At UNDP we try to look at a situation from all angles.

When it comes to the rights of people with disabilities, we like to think about how to answer the tough questions: In Kazakhstan, we designed a mobile app to connect those with hearing and speaking disabilities with emergency services; while in Belarus, we used micronarratives to help get the voices of people with disabilities heard.

We believe in helping people throughout Europe and Central Asia see the ability, not the disability.

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Social innovation camp toolkit: Troublemaking with UNDP


Filed under: Development Development 2.0 Social inclusion Social innovation

Three years ago, as UNDP’s innovation agenda began to take off, a few early adopters experimented with Social Innovation Camps.

The events opened us up to an array of unusual suspects. Social entrepreneurs, activists and hackers created a renewed sense of agency.

Together with government officials and development sector traditionalists, the teams built ventures to reduce pollution in FYR Macedonia, to empower citizens in Montenegro, and to digitize public services in Armenia, among others.

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Learning the tricks of trade in Uzbekistan


Filed under: Poverty Social inclusion

People gather around learning about how to market and export their goods

The tricks of trade: Over 30 artisans came together in February to learn how to become entrepreneurs.

Can I export leather products? How can I get a loan for start-up capital? How do I register a family-based enterprise? Can I hire employees if I’m an individual entrepreneur?

These were just some of the many questions I heard during late last month’s third interactive training session in Namangan, Uzbekistan. Over 30 artisans and entrepreneurs came from across the Namangan Region.

We organized the training session as part of our Aid for Trade project, in partnership with the Namangan branch of the national Khunarmand Association, in order to improve the business knowledge of local artisans and entrepreneurs.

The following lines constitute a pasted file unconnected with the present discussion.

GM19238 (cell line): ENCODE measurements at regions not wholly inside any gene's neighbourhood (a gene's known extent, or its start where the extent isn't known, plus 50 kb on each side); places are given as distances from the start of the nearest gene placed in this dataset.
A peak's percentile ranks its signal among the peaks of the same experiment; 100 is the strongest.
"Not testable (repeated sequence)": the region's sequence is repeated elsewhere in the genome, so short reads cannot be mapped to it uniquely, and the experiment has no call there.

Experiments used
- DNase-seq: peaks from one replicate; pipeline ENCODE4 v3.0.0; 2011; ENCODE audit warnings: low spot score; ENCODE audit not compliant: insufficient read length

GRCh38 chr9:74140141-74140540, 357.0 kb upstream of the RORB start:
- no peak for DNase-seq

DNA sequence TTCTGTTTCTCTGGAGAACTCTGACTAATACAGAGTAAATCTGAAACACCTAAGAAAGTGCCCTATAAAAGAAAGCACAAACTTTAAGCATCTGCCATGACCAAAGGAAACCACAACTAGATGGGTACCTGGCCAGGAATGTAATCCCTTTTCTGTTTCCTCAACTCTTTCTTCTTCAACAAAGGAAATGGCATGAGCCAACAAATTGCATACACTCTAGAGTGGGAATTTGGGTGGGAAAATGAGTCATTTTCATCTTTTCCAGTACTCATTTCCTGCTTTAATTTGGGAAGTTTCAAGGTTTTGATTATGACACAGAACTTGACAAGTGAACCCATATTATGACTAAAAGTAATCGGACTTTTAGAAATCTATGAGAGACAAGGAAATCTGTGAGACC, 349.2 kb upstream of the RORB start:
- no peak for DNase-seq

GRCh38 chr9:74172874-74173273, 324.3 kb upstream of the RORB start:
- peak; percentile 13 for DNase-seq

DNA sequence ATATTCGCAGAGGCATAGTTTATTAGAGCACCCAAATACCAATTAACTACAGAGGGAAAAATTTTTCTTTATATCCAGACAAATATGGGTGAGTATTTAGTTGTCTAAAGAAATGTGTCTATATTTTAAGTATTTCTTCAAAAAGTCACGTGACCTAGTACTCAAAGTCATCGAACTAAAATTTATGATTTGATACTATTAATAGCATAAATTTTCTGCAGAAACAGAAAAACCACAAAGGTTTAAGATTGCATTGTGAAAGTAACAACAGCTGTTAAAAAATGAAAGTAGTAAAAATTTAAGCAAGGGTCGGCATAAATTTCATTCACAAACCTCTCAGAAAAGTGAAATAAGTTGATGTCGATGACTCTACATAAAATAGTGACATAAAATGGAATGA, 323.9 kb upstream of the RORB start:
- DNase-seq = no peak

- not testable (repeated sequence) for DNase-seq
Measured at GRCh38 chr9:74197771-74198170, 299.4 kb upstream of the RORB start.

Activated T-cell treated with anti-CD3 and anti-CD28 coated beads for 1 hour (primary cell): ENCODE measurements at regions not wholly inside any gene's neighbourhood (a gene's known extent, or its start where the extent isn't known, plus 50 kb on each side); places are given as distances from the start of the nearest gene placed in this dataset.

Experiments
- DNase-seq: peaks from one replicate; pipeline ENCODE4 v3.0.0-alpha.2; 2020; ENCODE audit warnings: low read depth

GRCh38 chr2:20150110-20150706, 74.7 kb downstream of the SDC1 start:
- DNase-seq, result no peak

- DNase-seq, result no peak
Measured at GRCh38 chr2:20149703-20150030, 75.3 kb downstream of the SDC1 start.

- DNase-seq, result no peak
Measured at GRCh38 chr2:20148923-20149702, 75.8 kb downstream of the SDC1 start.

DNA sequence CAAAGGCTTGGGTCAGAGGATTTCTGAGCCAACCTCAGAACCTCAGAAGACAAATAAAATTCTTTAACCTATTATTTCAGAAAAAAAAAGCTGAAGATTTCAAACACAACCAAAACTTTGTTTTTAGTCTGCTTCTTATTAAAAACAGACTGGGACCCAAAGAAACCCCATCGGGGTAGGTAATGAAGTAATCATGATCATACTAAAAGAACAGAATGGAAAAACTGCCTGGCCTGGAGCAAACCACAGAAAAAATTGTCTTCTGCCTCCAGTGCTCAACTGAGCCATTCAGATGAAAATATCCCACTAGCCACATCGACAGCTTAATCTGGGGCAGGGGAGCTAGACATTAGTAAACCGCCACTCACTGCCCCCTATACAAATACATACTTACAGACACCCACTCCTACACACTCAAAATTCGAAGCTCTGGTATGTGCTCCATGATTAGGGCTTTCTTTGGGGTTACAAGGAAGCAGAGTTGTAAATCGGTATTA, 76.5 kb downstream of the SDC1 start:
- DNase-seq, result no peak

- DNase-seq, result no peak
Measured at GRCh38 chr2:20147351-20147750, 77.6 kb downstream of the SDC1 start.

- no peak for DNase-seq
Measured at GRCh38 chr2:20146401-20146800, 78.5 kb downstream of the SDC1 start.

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A game-changing approach to promoting sustainable farming in Prespa


Filed under: Development 2.0 Environment Social innovation

Games are an extremely powerful tool to both educate and engage. We’ve seen how they’ve been used to tackle some big issues: from unemployment in Moldova to peace and security in Cyprus and Kosovo.

It’s this momentum that we at the Restoration of Lake Prespa project are running with: building off our project’s previous success using Facebook and mobile technology to raise awareness on the dangers of the overuse pesticides.

Unsustainable agricultural practices among the apple farmers of Prespa Lake have been proven to be a major cause of pollution in the ecologically vulnerable region.

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HuRiLab’s Ukrainian urban planning experiment

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Filed under: Development Development 2.0 Governance Guest posts Social innovation

man giving presentation

Volodymyr Shcherbachenko talks civic engagement at HuRiLab on 28 June, 2013

Modern Ukraine is an industrial country with a predominantly urban population.

With the rapid urban development of the past decades, government institutions in Ukraine are using internet technologies more and more actively to inform citizens about official decisions related to urban planning.

They use online platforms to announce updates such as when they adopt new master plans or construct large public facilities like stadiums and bridges.

However, officials usually inform citizens about decisions after they have been made.